Ingredients

Beef tenderloin

Other Names: Filet: Bifteck (French, tenderloin butt), chateaubriand (French, large center section), filet, filet mignon (French, small end), filet of beef, filete or solomillo (Spanish), filetto (Italian), tournedos (French, smaller center-cut section). Chain: Bavette or chaînette (French), false filet, rope.

General Description: The baseball bat-shaped tenderloin is the most tender muscle in the short loin. This elegant cut has mellow flavor and velvety texture. The tenderloin, or filet, is incredibly versatile and takes equally well to roasting whole, sautéing with a rich and luscious sauce, or grilling and topping with flavored butter. Though expensive, there’s little waste, it’s easy to prepare, cooks quickly, and is a crowd pleaser. Chateaubriand is an extra thick, 2- to 3-inch long steak cut from the butt end (the larger end). It may have been named after the French Vicomte de Châteaubriand.

The chain is the long thin muscle alongside the main muscle. In France, the chain is known as the bavette, and it is grilled. You may find bavette rolled and tied or cut crosswise into steaks. Tenderloin tips, small pieces cut from the smaller, pointed front end, may be a good value.

Beef carpaccio, named after Vittore Carpaccio, an Italian Renaissance painter known for his orange reds, was created at Harry’s Bar in Venice. Very fresh, well-trimmed, and well-chilled beef from the tenderloin, rump, or top sirloin butt is sliced thin enough to be almost translucent. The beef is arranged in a single layer and then sprinkled with olive oil, lemon, salt, and pepper or mustard.

Part of Animal: The filet lies underneath the ribs alongside the backbone, paralleling the strip loin; its smaller pointed end starts just past the rib section. As the tenderloin continues down the length of the back, it becomes larger and rounder. The largest portion is the butt end, part of the top sirloin.

Characteristics: Because it is an inner muscle and gets very little exercise, the filet is quite tender, with a fine, velvety grain. It is often sold with the chain. A whole trimmed tenderloin weighs 4 to 6 pounds and is about 2 feet long and generally 2 to 3 inches across. The pointy filet tip is stringy though still tender. The center section is the most desirable. The butt end is somewhat tougher.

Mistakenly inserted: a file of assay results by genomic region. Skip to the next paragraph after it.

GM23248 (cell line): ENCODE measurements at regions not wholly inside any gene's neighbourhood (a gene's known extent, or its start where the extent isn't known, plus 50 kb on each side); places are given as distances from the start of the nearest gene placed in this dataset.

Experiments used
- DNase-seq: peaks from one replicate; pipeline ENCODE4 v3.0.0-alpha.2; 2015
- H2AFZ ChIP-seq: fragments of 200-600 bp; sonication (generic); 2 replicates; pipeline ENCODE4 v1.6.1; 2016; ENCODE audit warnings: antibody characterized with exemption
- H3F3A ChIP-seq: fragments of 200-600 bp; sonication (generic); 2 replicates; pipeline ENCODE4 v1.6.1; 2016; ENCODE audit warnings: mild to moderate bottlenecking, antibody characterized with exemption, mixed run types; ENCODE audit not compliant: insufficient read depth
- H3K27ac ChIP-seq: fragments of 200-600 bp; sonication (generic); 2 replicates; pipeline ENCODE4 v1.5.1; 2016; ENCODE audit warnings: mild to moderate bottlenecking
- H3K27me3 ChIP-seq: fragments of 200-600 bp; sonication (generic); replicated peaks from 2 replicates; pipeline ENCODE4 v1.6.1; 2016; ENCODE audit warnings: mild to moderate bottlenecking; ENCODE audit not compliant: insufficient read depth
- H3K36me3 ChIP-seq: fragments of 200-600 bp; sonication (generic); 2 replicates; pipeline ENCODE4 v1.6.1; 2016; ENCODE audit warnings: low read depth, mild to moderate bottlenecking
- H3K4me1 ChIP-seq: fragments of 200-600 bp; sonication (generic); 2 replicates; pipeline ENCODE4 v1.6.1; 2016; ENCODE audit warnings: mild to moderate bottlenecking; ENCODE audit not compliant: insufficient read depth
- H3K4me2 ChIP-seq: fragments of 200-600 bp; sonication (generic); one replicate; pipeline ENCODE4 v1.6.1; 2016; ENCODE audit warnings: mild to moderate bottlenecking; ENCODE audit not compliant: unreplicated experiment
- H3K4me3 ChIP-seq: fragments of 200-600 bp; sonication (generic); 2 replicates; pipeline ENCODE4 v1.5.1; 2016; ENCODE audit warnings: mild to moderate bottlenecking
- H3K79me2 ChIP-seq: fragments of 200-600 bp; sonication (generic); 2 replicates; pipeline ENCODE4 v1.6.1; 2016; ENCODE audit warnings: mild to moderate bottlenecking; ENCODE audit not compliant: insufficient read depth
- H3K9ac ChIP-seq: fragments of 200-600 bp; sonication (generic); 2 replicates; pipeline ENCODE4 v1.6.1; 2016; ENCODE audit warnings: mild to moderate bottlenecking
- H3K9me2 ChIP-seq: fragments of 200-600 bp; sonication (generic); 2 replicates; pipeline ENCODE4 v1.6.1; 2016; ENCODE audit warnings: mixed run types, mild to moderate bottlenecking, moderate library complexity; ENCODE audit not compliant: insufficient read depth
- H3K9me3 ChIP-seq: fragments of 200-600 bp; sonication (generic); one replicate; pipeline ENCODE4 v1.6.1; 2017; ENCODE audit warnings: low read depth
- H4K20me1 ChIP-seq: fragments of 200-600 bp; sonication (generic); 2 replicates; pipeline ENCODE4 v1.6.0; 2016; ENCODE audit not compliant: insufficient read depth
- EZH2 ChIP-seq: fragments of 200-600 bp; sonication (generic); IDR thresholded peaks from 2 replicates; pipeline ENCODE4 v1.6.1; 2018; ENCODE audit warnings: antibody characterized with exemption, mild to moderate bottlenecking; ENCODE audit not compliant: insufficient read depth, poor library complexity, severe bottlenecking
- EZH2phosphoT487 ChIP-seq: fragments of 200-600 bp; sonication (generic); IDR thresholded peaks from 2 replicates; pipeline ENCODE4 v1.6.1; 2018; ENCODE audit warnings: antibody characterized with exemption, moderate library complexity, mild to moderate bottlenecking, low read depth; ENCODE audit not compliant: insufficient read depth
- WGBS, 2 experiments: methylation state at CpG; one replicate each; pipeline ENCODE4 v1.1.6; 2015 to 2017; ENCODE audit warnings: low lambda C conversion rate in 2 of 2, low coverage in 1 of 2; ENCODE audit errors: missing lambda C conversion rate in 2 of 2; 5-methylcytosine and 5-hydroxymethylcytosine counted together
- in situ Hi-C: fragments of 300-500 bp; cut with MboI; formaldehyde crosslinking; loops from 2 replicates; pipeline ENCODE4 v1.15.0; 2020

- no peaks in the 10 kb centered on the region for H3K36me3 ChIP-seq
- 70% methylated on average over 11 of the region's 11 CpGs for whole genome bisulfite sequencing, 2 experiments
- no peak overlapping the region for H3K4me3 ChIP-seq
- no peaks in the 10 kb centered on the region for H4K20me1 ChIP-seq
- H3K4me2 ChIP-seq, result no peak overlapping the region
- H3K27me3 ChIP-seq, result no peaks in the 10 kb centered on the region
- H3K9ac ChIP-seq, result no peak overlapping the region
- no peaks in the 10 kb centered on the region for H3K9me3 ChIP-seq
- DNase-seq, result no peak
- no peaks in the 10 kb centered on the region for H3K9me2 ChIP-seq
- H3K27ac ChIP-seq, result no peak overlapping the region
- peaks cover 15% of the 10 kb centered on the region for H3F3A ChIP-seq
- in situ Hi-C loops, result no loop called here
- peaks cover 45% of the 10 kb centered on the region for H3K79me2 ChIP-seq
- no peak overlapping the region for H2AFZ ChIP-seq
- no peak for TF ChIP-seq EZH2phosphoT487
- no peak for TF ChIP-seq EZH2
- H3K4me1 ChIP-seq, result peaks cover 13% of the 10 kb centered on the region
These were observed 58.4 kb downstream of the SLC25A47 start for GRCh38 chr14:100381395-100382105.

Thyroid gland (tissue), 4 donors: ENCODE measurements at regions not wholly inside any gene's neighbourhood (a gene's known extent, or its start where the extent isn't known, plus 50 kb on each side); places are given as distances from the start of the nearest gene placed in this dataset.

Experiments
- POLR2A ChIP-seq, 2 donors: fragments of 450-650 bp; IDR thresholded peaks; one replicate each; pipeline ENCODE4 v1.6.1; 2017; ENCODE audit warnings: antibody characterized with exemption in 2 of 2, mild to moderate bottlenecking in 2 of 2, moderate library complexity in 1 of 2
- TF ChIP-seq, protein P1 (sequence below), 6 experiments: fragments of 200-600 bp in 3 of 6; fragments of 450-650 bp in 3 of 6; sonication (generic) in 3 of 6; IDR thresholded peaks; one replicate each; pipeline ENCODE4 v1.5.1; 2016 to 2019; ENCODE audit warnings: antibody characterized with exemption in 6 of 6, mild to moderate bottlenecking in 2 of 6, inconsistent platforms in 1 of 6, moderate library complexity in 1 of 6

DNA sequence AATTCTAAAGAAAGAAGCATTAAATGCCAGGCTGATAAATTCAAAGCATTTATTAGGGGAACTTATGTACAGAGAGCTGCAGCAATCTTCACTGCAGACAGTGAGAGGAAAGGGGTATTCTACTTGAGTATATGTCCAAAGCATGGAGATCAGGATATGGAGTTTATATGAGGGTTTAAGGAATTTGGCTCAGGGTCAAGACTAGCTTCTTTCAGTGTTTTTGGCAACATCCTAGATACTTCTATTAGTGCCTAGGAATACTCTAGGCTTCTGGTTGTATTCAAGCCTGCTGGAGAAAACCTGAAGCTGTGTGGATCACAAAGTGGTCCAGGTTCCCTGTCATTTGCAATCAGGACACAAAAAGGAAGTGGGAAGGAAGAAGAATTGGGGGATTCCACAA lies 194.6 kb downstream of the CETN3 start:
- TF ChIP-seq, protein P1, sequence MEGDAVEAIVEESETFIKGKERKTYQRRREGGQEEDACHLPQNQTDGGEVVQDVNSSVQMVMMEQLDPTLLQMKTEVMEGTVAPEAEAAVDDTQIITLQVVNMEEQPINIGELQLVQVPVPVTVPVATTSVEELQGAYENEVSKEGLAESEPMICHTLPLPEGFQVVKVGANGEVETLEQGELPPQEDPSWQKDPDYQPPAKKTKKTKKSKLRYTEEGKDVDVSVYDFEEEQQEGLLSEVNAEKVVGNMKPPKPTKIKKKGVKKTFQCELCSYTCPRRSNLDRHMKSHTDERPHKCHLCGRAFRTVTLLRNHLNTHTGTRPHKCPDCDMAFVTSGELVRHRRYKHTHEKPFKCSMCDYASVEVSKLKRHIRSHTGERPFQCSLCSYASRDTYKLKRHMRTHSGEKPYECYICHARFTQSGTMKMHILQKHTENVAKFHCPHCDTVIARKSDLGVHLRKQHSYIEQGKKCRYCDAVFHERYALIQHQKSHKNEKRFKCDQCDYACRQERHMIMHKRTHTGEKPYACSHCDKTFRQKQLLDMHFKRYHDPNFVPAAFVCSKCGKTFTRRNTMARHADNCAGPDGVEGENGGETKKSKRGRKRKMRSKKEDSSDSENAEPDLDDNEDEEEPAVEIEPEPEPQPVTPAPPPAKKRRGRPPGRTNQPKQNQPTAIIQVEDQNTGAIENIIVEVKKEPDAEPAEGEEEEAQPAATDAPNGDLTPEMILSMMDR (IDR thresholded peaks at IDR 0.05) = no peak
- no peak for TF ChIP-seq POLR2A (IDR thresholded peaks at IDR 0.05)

How to Choose: Tenderloin may be purchased in many forms. Well-marbled tenderloin will be the most succulent; a tenderloin with little marbling can be dry and flavorless.

Amount to Buy: Allow 4 to 10 ounces per portion for steaks, less if roasting whole due to less shrinkage.

Storage: Refrigerate whole vacuum-packed tenderloin up to 5 days. Refrigerate trimmed filet up to 2 days. Rub with oil to keep it from drying out.

Preparation:

  1. Pull off all the outside fat. Remove the chain and save for another use. (Cut into thin strips against the grain for stir-frying.)
  2. Using a sharp boning knife, cut away thin lengthwise ribbons of the silverskin, the silvery white connective tissue covering the larger end.
  3. Fold under the thinner end for a more even shape, tying with butcher’s string if desired.
  4. Rub with oil, salt, and pepper, or herbs and chopped garlic, and bring to room temperature.
  5. Roast at 450°F for about 25 minutes for medium-rare, or until it reaches the desired temperature.
  6. Remove from the oven, cover with foil, and let rest 15 to 30 minutes before carving. The temperature will rise about 5°F as it rests.

Flavor Affinities: Bacon, balsamic vinegar, butter, cognac, cream, foie gras, port wine, rosemary, shallots, sherry, thyme.

from Quirk Books: www.quirkbooks.com